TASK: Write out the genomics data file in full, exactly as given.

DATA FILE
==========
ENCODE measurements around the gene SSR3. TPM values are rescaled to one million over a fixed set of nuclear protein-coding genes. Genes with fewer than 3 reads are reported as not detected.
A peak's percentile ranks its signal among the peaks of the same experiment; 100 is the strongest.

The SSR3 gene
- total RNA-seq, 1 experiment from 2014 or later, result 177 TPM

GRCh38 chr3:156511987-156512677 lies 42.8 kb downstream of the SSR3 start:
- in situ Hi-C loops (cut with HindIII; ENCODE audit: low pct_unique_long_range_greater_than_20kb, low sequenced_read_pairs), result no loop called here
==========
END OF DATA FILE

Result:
ENCODE measurements around the gene SSR3. TPM values are rescaled to one million over a fixed set of nuclear protein-coding genes. Genes with fewer than 3 reads are reported as not detected.
A peak's percentile ranks its signal among the peaks of the same experiment; 100 is the strongest.

The SSR3 gene
- total RNA-seq, 1 experiment from 2014 or later, result 177 TPM

GRCh38 chr3:156511987-156512677 lies 42.8 kb downstream of the SSR3 start:
- in situ Hi-C loops (cut with HindIII; ENCODE audit: low pct_unique_long_range_greater_than_20kb, low sequenced_read_pairs), result no loop called here